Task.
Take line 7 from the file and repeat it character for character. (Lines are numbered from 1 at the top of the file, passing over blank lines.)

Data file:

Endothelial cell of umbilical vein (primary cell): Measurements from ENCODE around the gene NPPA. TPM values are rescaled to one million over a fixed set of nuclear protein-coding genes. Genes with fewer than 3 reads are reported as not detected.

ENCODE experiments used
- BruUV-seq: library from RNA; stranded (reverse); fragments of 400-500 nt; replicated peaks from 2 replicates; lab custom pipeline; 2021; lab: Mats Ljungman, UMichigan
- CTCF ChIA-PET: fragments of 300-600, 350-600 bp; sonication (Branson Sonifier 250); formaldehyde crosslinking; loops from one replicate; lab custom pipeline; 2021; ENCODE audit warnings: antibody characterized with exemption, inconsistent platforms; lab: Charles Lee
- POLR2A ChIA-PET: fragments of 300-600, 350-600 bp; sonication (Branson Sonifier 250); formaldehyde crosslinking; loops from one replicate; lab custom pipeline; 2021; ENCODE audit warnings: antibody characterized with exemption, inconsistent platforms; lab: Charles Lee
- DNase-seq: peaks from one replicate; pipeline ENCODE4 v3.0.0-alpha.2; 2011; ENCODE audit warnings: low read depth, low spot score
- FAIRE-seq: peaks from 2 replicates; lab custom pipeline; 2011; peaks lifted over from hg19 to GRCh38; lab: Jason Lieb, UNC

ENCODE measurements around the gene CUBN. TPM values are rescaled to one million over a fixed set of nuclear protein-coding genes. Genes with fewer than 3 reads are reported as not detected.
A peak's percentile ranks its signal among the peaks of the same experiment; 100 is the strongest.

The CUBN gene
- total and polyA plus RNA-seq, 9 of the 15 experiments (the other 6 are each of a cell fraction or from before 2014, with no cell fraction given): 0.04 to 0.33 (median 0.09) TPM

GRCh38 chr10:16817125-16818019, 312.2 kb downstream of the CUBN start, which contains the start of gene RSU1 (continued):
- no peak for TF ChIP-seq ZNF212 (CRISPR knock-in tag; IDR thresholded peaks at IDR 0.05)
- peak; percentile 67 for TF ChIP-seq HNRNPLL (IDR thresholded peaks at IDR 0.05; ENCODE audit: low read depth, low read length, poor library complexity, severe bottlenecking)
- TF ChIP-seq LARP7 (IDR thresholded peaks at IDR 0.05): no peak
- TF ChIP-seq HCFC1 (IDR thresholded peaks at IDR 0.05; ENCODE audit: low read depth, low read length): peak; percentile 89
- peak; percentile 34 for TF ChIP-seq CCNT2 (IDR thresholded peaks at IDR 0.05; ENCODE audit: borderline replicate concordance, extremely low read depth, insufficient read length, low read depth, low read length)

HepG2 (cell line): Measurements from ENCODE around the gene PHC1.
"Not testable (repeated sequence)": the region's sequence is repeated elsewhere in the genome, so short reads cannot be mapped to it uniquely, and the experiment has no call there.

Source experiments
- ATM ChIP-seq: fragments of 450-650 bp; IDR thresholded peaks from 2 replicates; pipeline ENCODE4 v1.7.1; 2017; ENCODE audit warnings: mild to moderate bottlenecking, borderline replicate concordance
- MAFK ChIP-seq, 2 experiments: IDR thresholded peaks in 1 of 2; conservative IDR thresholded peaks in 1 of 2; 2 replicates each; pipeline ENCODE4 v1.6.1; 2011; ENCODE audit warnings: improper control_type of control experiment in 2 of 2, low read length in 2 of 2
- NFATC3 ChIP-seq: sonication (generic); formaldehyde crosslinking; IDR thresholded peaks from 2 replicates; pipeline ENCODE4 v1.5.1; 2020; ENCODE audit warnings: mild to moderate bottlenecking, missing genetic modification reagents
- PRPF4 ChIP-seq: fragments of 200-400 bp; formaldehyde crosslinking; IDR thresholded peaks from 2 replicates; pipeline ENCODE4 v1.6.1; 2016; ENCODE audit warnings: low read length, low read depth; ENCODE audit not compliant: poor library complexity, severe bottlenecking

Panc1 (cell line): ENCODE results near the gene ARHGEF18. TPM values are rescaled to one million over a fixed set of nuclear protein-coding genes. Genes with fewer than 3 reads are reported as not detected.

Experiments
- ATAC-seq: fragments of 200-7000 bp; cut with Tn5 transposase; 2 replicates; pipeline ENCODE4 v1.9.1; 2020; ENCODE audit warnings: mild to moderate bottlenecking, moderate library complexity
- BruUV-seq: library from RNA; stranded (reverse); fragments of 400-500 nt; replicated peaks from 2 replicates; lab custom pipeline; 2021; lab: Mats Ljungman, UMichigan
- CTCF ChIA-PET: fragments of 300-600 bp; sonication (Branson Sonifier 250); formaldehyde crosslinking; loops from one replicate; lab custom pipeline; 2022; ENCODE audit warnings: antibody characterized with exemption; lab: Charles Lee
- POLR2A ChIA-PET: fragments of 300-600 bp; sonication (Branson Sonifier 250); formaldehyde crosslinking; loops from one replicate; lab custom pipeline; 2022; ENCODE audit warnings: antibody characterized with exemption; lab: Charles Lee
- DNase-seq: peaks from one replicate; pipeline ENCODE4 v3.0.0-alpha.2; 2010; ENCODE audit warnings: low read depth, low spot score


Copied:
- FAIRE-seq: peaks from 2 replicates; lab custom pipeline; 2011; peaks lifted over from hg19 to GRCh38; lab: Jason Lieb, UNC